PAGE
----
MIAMI – Raheem Mostert sat back in his chair, balancing its back legs with his planted feet as waves of reporters from his six previous stops in the NFL peppered the 49ers running back with essentially the same series of questions.

Are you resentful toward the teams that released you?

Did you use the slights as motivation?

What exactly did those teams miss?

“It’s not so much about what they missed … maybe I didn’t do just enough,” Mostert said Wednesday at one point. “I take the blame on most of that stuff because I’m always going to ask myself, ‘Hey, when I was here, what did I do wrong? What could I have done differently?’

“When you’re the underdog most of your life, those are the type of the questions you’re going to ask yourself because you want to be better.”

If Mostert had faulted only the teams that failed to see what the 49ers eventually saw, it’s unlikely he would have persevered. But that doesn’t mean he forgot the feeling of being cast off or didn’t use snub after snub as motivation.

The dates of each of his six releases are listed in order on his iPhone’s Notes app. The first: Sept. 4, 2015. The team: The Eagles. While some Philadelphia fans may harbor ill will toward the Eagles for allowing Mostert to get away – especially after he ran for more than 200 yards in the 49ers’ NFC championship game victory last week – he does not.

“I look back at that one like, ‘Man, they really did give me a gateway to the league and opened it up,’” Mostert said of the Eagles, who signed him as undrafted rookie. “I tried to take advantage of as many opportunities as I could. For me, Philly definitely has more of a spark in my journey because that’s the first [team] I was with.”

Mostert’s sojourn to Super Bowl LIV isn’t wholly original. He grew up impoverished. Around violence. Without suitable parental guidance. But it is his story. And it’s obvious he believes that he wouldn’t have gotten to this stage without the various obstacles he has had to overcome.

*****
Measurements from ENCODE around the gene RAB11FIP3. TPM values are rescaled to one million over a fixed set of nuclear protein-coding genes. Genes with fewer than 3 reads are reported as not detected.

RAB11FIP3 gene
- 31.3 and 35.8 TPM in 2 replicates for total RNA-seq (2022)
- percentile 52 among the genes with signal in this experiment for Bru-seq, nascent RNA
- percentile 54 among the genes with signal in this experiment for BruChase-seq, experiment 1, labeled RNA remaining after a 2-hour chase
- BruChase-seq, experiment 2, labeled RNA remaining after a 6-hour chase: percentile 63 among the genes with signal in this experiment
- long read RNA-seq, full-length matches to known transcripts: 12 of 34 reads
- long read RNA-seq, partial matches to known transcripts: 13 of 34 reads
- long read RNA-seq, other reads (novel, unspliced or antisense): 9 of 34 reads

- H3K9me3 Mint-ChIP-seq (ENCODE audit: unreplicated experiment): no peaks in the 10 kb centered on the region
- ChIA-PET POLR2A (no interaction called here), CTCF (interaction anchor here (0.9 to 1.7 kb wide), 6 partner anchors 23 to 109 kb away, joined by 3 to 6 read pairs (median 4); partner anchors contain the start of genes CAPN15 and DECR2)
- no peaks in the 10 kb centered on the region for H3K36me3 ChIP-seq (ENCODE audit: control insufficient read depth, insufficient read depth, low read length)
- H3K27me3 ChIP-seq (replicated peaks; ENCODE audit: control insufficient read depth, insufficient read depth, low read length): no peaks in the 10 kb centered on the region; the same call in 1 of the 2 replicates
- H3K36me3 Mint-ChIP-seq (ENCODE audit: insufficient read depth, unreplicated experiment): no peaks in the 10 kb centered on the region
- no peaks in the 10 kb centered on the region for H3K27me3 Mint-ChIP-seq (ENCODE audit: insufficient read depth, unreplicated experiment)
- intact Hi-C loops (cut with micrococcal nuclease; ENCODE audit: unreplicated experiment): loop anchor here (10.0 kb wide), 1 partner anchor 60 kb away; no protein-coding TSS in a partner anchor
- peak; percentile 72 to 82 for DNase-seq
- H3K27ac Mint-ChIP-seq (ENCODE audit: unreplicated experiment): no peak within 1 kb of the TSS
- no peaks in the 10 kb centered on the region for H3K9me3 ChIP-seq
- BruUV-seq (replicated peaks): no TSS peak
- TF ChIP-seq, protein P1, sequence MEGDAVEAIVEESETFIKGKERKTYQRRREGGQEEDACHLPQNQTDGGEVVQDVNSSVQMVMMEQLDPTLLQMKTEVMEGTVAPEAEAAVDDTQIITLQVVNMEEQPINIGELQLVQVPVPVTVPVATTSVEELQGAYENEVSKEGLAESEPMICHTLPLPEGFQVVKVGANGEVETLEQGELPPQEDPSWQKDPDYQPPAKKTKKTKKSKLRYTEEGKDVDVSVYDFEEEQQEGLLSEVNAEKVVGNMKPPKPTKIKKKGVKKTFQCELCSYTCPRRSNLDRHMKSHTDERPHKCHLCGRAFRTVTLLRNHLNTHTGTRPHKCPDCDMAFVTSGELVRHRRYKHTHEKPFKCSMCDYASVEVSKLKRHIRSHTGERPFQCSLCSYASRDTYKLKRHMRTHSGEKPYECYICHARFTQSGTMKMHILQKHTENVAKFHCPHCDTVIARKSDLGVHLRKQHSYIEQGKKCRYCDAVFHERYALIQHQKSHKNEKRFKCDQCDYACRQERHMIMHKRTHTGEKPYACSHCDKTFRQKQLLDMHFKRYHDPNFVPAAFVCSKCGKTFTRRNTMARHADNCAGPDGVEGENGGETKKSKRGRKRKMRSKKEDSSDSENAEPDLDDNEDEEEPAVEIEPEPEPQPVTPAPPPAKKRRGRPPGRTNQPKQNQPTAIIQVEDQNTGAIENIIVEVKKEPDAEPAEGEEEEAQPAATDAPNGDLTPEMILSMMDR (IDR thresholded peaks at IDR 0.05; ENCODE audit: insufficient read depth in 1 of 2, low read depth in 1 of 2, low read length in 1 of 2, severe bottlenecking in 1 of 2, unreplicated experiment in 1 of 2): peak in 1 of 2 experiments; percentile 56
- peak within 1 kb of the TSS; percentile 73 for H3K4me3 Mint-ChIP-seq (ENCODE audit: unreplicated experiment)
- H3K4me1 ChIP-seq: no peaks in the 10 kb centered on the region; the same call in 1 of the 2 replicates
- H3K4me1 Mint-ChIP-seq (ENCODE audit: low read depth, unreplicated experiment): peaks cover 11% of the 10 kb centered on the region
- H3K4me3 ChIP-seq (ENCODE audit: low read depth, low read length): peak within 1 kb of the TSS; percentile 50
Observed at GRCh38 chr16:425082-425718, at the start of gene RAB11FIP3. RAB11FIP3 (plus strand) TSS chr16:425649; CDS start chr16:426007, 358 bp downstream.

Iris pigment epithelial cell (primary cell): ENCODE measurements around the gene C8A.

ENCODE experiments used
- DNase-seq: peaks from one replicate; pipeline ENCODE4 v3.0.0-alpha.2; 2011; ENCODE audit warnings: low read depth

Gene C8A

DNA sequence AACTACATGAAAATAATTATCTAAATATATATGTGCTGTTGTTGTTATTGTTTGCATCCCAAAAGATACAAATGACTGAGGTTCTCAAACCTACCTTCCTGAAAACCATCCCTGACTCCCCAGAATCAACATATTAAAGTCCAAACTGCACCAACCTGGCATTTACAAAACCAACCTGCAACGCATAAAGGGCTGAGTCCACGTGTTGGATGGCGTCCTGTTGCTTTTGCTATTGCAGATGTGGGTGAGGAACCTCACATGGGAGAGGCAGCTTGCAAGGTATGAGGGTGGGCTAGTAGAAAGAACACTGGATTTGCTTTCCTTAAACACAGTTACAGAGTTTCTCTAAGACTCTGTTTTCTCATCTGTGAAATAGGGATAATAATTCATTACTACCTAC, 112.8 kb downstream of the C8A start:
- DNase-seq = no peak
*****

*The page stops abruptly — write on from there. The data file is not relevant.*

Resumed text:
Mostert wouldn’t go into much detail this week at the Super Bowl, but his childhood in Daytona Beach and New Smyrna Beach, Fla., as detailed in a recent Bleacher Report article, was far from ideal. One story alone encapsulates those years.

When Mostert was around 4, his stepfather bought a gun after a gang had raided their home. One day, young Raheem found the gun, loaded, and accidentally shot himself in the big toe. He lost a large chunk of that digit and it still looks sawed-off many years later.

He says the gnarly toe has never affected his balance, which is quite remarkable considering the speed which the former track star can reach.

“Never,” Mostert said. “It’s actually my good-luck charm.”

It’s a reminder of an upbringing he would escape through football, surfing, and skateboarding, and eventually, tangibly, when he left for Purdue on scholarship. But he would be hounded by his past when his stepfather shot his 18-year-old stepbrother four times in a domestic dispute on Father’s Day 2014.

Mostert’s brother somehow survived. His stepfather is still jailed. The way Mostert hits gaps in the 49ers’ potent run offense suggests he’s still running from his troubled history. Or maybe he’s just fast and nimble.

“If you run a 10.15 100-meters, and you also have professional surfing ability, you’re good at a lot of different things,” 49ers run game coordinator Mike McDaniel said. “I think he’s benefited from getting more reps at one specific thing. But when you look at Raheem as an individual there’s a ton of things he’s done in his life that a lot of people would find insurmountable.”